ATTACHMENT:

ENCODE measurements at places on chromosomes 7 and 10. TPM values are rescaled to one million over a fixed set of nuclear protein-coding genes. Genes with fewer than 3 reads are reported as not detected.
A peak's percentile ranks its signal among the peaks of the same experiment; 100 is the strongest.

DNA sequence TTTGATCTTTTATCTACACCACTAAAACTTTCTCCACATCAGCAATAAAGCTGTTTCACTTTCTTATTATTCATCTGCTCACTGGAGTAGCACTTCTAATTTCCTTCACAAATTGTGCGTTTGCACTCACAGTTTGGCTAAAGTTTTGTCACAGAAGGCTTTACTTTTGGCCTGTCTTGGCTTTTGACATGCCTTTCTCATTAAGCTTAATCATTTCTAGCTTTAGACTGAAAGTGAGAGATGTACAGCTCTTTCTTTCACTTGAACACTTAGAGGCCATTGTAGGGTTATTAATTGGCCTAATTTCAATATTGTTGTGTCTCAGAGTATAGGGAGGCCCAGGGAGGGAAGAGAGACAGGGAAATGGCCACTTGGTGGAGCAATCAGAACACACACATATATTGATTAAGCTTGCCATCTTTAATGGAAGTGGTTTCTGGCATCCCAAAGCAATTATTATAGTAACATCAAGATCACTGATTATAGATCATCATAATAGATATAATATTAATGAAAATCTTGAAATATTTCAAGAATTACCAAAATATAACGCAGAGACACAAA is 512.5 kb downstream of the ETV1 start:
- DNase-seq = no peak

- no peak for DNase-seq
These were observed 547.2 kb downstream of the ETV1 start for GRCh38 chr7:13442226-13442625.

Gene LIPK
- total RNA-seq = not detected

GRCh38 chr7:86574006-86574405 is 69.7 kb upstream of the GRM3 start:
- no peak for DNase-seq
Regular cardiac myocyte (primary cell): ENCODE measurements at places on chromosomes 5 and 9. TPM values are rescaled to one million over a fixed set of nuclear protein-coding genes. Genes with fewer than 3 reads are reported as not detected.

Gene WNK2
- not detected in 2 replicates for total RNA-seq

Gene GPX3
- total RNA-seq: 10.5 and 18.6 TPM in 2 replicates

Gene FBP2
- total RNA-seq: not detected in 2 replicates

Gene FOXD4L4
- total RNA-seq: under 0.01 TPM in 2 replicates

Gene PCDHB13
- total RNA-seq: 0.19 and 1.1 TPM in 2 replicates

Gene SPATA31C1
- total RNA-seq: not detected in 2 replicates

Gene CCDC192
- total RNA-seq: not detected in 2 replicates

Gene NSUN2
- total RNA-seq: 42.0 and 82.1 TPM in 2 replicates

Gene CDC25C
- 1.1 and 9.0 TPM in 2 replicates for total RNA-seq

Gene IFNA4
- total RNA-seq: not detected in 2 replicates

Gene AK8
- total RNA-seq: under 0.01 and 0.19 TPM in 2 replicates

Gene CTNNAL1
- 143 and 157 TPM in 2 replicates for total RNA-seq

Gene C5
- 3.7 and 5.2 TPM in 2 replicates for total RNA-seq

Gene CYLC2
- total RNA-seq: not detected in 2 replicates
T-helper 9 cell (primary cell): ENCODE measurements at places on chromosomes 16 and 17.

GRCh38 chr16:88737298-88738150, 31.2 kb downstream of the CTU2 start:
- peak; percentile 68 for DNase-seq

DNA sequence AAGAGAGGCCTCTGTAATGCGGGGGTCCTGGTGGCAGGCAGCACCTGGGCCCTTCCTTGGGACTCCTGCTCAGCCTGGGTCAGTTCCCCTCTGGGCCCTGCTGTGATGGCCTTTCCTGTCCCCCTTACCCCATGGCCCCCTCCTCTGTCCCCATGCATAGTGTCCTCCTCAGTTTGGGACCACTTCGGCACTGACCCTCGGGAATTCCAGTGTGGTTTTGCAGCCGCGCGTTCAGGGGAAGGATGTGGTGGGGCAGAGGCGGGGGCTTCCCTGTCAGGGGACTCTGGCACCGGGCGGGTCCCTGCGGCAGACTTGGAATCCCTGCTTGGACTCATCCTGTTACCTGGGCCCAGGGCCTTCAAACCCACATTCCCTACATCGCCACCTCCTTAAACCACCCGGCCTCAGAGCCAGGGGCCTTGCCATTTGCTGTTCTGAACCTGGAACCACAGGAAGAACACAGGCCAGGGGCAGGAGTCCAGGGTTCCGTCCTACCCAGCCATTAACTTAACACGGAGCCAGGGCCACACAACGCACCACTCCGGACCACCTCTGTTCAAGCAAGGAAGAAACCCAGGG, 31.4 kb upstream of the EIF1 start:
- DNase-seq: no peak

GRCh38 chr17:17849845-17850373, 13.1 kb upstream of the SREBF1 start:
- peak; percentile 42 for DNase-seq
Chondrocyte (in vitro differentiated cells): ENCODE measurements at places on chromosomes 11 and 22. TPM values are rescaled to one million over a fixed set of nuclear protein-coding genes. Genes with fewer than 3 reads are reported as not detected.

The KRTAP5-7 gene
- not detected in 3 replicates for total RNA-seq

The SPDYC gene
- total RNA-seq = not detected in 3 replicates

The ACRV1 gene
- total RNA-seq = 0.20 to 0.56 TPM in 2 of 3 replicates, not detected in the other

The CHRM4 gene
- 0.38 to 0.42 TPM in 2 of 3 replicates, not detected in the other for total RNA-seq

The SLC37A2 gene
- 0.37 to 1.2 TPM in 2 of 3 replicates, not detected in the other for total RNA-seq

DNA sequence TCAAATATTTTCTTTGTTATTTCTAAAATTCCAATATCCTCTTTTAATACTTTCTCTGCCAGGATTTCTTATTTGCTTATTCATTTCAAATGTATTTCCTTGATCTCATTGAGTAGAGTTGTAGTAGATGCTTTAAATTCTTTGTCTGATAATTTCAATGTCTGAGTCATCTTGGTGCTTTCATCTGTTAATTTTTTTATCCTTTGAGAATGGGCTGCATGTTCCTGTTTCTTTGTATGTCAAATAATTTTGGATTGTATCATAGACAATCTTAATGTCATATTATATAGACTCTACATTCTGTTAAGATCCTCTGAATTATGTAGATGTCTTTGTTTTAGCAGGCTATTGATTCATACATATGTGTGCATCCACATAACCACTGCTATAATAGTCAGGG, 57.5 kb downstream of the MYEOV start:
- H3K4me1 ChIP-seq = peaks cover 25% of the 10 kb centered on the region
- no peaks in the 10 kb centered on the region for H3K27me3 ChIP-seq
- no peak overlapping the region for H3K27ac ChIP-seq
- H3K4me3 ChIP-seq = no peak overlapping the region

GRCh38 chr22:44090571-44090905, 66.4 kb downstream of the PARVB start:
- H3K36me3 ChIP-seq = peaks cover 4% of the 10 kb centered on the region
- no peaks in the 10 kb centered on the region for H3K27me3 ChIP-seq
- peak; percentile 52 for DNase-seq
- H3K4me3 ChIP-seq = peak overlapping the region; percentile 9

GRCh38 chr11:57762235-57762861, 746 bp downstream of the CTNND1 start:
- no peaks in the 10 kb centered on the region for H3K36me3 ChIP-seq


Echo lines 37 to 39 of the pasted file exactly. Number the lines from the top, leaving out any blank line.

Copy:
- 3.7 and 5.2 TPM in 2 replicates for total RNA-seq

Gene CYLC2
- total RNA-seq: not detected in 2 replicates